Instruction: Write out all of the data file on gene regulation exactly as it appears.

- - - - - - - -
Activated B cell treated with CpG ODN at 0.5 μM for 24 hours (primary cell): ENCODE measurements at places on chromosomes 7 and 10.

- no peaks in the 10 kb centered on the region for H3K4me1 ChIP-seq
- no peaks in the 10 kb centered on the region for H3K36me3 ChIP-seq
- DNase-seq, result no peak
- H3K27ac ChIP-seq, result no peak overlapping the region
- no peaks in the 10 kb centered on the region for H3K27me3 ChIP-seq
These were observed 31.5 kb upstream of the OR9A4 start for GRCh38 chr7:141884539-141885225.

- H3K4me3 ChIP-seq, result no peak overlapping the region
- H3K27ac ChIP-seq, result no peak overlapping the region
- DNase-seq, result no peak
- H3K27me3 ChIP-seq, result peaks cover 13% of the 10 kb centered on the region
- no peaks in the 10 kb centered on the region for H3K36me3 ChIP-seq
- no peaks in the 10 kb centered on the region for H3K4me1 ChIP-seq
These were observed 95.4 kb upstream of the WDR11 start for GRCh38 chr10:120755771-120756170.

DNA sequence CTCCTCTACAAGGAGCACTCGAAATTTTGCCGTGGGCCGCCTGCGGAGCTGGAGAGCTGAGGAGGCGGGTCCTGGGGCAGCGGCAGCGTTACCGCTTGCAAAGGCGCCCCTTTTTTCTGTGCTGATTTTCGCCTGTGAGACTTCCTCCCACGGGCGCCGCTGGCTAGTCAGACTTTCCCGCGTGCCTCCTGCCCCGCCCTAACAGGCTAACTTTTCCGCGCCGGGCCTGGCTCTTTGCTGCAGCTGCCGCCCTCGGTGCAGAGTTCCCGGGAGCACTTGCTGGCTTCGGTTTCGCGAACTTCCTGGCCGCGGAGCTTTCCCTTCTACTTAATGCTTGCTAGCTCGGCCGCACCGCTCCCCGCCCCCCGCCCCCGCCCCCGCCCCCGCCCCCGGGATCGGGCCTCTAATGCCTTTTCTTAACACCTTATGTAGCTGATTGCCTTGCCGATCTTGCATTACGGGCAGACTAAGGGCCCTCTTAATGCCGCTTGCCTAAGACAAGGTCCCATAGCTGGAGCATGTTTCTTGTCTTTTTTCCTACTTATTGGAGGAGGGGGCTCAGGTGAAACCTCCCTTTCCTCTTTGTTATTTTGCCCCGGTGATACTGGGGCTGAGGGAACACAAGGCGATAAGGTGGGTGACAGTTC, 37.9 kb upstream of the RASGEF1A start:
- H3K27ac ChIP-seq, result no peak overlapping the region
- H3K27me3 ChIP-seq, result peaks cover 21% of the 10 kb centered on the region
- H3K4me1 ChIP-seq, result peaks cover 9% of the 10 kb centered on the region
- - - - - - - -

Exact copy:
Activated B cell treated with CpG ODN at 0.5 μM for 24 hours (primary cell): ENCODE measurements at places on chromosomes 7 and 10.

- no peaks in the 10 kb centered on the region for H3K4me1 ChIP-seq
- no peaks in the 10 kb centered on the region for H3K36me3 ChIP-seq
- DNase-seq, result no peak
- H3K27ac ChIP-seq, result no peak overlapping the region
- no peaks in the 10 kb centered on the region for H3K27me3 ChIP-seq
These were observed 31.5 kb upstream of the OR9A4 start for GRCh38 chr7:141884539-141885225.

- H3K4me3 ChIP-seq, result no peak overlapping the region
- H3K27ac ChIP-seq, result no peak overlapping the region
- DNase-seq, result no peak
- H3K27me3 ChIP-seq, result peaks cover 13% of the 10 kb centered on the region
- no peaks in the 10 kb centered on the region for H3K36me3 ChIP-seq
- no peaks in the 10 kb centered on the region for H3K4me1 ChIP-seq
These were observed 95.4 kb upstream of the WDR11 start for GRCh38 chr10:120755771-120756170.

DNA sequence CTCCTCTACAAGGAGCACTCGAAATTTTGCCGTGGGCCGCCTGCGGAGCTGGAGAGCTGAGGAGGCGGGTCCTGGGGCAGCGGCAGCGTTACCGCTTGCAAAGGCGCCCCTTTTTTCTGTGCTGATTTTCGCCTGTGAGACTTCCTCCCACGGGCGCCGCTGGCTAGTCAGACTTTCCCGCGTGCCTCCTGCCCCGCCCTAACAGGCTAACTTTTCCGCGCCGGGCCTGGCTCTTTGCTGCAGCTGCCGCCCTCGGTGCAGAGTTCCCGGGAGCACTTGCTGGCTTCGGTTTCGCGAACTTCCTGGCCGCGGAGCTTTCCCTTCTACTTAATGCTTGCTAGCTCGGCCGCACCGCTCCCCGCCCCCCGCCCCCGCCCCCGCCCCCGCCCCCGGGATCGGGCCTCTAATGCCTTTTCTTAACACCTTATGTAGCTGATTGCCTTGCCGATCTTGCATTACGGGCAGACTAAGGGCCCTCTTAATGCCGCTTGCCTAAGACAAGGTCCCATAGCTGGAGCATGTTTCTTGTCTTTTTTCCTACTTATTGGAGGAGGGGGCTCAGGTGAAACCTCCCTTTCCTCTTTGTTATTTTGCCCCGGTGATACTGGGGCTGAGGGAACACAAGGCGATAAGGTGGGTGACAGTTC, 37.9 kb upstream of the RASGEF1A start:
- H3K27ac ChIP-seq, result no peak overlapping the region
- H3K27me3 ChIP-seq, result peaks cover 21% of the 10 kb centered on the region
- H3K4me1 ChIP-seq, result peaks cover 9% of the 10 kb centered on the region